Glomus cell differentiation in the carotid body region of chick embryos studied by neuron-specific class III β-tubulin isotype and leu-7 monoclonal antibodies
Article first published online: 9 OCT 2004
Copyright © 1994 Wiley-Liss, Inc.
Journal of Comparative Neurology
Volume 348, Issue 4, pages 531–543, 22 October 1994
How to Cite
Kameda, Y., Yamatsu, Y., Kameya, T. and Frankfurter, A. (1994), Glomus cell differentiation in the carotid body region of chick embryos studied by neuron-specific class III β-tubulin isotype and leu-7 monoclonal antibodies. J. Comp. Neurol., 348: 531–543. doi: 10.1002/cne.903480404
- Issue published online: 9 OCT 2004
- Article first published online: 9 OCT 2004
- Manuscript Accepted: 21 APR 1994
- distal vagal ganglion;
- common carotid artery;
- immunoelectron microscopy;
- parathyroid gland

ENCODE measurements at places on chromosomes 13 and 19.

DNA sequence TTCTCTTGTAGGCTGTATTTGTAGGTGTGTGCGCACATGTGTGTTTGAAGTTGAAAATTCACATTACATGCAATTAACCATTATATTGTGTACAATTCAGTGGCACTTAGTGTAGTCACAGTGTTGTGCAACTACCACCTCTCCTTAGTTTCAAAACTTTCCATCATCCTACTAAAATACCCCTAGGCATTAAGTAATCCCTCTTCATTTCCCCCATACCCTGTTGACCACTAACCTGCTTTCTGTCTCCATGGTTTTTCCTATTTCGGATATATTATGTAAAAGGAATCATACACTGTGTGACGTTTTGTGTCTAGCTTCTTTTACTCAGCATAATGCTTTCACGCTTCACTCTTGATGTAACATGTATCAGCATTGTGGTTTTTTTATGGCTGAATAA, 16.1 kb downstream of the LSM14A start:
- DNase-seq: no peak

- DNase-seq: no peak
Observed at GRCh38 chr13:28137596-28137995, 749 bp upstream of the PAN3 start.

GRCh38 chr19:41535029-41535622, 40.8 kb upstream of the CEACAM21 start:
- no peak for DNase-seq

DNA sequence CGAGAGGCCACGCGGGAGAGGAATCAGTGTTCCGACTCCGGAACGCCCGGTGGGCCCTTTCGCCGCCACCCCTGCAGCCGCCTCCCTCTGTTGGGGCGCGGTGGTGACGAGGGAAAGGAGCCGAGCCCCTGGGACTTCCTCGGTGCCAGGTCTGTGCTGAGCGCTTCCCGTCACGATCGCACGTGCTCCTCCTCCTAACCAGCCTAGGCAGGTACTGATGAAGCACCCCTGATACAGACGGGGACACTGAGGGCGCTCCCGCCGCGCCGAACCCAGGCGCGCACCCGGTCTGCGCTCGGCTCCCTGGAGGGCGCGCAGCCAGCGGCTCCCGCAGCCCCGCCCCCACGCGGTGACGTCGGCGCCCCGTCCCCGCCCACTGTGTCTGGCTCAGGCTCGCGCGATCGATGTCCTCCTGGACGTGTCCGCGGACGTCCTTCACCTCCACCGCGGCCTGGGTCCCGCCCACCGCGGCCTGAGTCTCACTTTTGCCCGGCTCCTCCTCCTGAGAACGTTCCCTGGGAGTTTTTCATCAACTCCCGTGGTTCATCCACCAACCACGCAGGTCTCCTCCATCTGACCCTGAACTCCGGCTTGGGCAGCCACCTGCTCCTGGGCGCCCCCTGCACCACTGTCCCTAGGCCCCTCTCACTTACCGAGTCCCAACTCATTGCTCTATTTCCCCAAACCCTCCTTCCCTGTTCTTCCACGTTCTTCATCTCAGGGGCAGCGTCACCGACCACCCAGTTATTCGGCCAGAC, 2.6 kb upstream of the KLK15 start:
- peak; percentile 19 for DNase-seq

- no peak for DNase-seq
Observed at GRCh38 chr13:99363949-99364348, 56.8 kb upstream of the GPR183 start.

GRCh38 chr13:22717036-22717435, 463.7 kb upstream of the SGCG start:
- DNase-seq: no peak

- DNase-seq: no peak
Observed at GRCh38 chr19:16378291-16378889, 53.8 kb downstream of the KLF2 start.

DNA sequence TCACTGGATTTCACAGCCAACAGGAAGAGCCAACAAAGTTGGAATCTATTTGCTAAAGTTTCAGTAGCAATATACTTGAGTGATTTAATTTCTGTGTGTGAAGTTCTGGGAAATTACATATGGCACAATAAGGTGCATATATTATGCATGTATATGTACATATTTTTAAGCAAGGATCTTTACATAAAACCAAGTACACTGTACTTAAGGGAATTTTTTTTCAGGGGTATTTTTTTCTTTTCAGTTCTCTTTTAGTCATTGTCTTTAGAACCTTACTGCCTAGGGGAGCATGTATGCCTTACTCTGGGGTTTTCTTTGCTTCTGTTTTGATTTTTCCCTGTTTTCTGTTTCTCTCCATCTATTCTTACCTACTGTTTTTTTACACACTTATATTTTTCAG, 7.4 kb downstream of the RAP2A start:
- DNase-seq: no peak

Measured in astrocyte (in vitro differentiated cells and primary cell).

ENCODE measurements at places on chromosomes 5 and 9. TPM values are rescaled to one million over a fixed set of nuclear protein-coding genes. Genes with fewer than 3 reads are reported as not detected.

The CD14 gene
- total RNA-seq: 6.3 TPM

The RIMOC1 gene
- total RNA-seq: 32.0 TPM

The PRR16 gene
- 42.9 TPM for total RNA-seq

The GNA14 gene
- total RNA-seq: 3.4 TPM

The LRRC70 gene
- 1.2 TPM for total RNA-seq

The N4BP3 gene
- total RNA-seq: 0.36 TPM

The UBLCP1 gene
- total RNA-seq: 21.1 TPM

Development of the carotid body and the glomus cell groups in the wall of the common carotid artery and its branches was examined in chickens at various developmental stages by immunohistochemistry using three different monoclonal antibodies, i. e., anti-neuron-specific class III β-tubulin isotype (TuJ1), anti-rat brain β-tubulin, and anti-Leu-7 (HNK-1) antibodies. All the antibodies reacted with neurons. The carotid body anlage was first discerned at 6 days of incubation at the lateral portion of the third branchial artery. The cells and nerve fibers immunoreactive for TuJ1, brain β-tubulin and Leu-7, which were connected with the distal ganglion of the vagus nerve, were found around the carotid body anlage at this stage. Within the carotid body anlage, no immunoreactivity yet appeared. The immunoreactive cells were accumulated around the carotid body anlage until 8 days of incubation. From 9 days of incubation, the immunoreactive cells continuing with the distal vagal ganglion began to enter into the carotid body anlage and also dispersed widely along the common carotid artery and its branches, giving rise to the glomus cells. At 12 days of incubation, a large portion of the carotid body was occupied by the immunoreactive cells. Thus, the present study evidences that the glomus cells in the carotid body and around the arteries are emigrés that arrive in each residential place from the distal vagal ganglion. Immunoreactivity for TuJ1, brain β-tubulin, and Leu-7 in the glomus cells started to decrease at late stages of embryonic development. After hatching, no TuJ1-immunoreactive cells were detected in the carotid body region. © 1994 Wiley-Liss, Inc.